A second interview can be anything from a very brief chat with a more senior executive to assess cultural fit to a day-long programme of panels and tests. They might invite you to meet the rest of the team, either informally or as a formal interview, or for a tour of the office. The content of your second interview may be informed by the content of your first; for example, if there was no skills test at the first, there’s likely to be at the second.
Preparation is key
Much of the advice for a second interview is the same as that for a first interview. Be professional and prepare, prepare, prepare!
You can prepare for the second interview as soon as you’ve finished the first. As soon as you can, sit down and take time to
- note down everything you were asked,
- think how you could expand on your responses, and
- think about anything else you wished you’d said or explained better, and write it down.
If the panel asks some of the same questions as previously, don’t worry about repeating anything you said in the first interview. The new panel may just want to hear your response for themselves. However, if you have completed the step above, you should be able to expand on and polish your previous answer.
A common question at the second interview is whether you would like to revisit anything from your first interview. Never say no! Always have something prepared to expand on about yourself but don’t say, “I forgot to say..” or “I wished I didn’t say that..”. Spin it as a positive. For example, “there wasn’t time in the first interview to go into the detail about…” or “now that I feel I know more about your company and your processes, I might do this instead of that”. If you feel there was any aspect of your previous experience or a particular previous role that didn’t come up in the first interview, take this opportunity to introduce that.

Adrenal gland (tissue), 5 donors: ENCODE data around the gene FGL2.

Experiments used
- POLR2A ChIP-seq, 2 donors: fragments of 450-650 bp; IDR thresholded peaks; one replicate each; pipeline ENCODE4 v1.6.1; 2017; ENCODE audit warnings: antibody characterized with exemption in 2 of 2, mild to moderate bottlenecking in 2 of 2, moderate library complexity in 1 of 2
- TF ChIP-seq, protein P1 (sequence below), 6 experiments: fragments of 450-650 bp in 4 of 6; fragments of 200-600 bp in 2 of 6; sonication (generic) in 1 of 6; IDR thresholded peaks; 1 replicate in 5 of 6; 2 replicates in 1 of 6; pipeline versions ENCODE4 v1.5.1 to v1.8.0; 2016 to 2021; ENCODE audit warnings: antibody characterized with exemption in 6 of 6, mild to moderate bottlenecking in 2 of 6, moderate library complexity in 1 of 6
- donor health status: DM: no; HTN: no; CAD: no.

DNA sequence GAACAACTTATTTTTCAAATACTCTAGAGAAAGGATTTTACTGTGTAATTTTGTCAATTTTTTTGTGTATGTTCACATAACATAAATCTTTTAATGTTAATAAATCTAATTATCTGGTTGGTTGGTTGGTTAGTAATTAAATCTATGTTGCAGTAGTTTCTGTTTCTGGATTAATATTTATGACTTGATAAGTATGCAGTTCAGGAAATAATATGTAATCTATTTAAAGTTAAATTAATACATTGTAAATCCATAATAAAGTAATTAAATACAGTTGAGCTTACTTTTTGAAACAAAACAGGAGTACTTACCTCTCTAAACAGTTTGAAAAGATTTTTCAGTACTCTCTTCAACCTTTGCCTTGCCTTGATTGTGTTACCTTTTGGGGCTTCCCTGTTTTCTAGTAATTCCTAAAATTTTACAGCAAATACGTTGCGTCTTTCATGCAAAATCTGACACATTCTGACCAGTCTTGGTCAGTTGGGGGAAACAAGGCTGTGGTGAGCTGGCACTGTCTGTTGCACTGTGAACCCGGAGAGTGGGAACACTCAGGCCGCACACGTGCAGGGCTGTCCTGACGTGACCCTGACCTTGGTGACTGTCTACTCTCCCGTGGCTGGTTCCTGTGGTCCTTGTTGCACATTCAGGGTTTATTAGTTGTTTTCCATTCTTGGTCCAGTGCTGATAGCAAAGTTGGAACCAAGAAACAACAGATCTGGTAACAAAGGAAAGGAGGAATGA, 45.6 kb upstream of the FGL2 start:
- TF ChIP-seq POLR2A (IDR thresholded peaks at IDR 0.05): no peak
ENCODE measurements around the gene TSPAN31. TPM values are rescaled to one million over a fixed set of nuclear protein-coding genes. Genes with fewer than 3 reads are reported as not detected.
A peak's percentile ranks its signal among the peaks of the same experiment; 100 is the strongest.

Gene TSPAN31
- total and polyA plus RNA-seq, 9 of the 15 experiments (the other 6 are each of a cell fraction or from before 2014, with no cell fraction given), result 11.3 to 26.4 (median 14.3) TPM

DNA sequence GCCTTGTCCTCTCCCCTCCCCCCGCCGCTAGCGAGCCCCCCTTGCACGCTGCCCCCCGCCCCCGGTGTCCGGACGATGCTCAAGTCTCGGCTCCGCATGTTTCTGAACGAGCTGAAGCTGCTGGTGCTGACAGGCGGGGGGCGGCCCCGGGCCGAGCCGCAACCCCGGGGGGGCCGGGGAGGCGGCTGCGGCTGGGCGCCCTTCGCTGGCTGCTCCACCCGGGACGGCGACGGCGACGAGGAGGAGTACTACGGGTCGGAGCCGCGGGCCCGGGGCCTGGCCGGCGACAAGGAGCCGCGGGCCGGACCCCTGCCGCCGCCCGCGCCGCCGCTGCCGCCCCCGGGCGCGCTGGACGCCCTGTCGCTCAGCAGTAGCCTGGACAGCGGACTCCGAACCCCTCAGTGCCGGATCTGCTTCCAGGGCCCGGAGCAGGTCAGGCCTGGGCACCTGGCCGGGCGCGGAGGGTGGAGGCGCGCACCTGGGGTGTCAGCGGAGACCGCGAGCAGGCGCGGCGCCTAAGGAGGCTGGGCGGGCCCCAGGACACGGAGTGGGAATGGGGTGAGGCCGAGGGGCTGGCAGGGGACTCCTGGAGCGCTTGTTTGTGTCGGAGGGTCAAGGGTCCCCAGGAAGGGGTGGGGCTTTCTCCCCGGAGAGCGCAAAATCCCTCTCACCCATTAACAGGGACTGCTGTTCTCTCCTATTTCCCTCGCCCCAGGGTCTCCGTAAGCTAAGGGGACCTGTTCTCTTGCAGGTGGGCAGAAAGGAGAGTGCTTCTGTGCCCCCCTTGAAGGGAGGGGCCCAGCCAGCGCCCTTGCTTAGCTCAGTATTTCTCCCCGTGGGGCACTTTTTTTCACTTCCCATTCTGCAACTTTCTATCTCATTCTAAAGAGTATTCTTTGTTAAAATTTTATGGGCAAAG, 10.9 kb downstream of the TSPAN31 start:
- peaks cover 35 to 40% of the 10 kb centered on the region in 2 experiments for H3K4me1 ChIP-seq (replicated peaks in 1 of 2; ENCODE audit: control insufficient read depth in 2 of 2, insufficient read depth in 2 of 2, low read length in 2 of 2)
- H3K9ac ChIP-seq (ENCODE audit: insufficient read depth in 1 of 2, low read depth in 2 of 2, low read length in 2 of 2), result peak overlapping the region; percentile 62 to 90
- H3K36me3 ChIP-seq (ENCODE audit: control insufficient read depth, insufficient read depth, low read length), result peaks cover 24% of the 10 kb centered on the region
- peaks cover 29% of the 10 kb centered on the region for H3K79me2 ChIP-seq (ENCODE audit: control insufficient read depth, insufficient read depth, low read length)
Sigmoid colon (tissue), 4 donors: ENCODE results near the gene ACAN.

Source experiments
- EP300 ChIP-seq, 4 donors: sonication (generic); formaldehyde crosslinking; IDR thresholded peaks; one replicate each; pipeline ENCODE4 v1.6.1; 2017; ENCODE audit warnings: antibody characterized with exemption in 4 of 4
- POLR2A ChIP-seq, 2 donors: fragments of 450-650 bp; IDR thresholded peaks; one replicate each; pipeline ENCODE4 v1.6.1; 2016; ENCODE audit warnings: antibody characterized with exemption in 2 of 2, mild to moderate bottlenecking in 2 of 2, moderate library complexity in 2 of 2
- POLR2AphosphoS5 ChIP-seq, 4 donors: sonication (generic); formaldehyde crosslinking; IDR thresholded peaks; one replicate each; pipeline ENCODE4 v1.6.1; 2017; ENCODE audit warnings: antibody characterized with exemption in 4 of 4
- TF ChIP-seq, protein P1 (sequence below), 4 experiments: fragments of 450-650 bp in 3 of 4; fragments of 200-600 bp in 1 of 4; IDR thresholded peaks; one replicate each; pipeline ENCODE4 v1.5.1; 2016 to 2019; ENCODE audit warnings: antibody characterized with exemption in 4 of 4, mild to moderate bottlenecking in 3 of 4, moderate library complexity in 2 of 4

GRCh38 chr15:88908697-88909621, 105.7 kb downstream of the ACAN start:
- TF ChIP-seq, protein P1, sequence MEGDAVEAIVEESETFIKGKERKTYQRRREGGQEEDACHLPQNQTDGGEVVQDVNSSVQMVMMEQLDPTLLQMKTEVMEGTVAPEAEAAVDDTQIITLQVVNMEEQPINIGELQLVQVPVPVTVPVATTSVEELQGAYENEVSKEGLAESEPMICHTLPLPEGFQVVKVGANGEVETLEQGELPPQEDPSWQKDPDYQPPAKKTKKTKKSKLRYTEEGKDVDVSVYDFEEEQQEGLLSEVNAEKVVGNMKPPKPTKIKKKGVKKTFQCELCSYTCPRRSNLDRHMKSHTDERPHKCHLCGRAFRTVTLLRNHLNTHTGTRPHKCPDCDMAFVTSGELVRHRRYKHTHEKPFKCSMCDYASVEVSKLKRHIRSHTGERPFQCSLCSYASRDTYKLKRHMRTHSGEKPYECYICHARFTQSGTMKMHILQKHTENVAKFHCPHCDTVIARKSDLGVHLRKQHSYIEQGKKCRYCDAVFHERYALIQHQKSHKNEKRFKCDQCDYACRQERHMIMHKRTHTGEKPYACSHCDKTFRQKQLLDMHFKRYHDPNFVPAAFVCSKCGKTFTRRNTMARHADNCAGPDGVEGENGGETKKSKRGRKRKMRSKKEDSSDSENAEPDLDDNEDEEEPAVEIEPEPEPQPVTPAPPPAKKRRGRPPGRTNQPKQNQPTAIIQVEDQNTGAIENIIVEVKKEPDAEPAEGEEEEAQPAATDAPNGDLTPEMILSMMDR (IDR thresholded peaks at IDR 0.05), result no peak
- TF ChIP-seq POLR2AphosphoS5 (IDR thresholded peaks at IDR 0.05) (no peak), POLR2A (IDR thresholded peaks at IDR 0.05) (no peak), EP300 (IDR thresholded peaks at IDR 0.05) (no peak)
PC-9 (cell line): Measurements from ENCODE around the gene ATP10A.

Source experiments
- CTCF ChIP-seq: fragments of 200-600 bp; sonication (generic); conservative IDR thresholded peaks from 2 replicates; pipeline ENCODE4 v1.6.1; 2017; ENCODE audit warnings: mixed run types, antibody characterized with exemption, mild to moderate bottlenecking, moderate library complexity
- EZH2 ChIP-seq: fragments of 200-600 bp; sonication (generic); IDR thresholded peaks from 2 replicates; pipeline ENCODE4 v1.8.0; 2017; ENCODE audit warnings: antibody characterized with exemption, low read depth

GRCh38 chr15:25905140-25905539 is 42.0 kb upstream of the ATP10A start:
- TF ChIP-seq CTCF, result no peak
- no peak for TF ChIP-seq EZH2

Prepare more questions to ask the interviewer. You should have spent time looking through the company website, social media, and any news items prior to the first interview to generate questions. Make sure you do this again for anything that has changed or updated to ensure you seem up-to-date and you’ve done your research and anything that you might see with a different perspective after the first interview.
A second interview is often when the employer will get another member of staff to give you a tour of the office or place of work. Always treat it like part of the interview. The person doing the tour has been picked so that they can give their opinion of you later. Make sure you always remain professional.
You might be thinking about what to wear. Depending on the type of role you are going for, you might only have one interview outfit. Do not panic about wearing the same outfit twice. Unless the outfit was particularly outlandish, it’s unlikely the interviewer will notice! But always be smart and professional.
Most importantly, be yourself! The professional version of you, of course. Cultural fit is an important consideration and can only be assessed accurately if you are yourself.
And finally! Give yourself a huge pat on the back for making it to the second interview stage. You’ve done really well!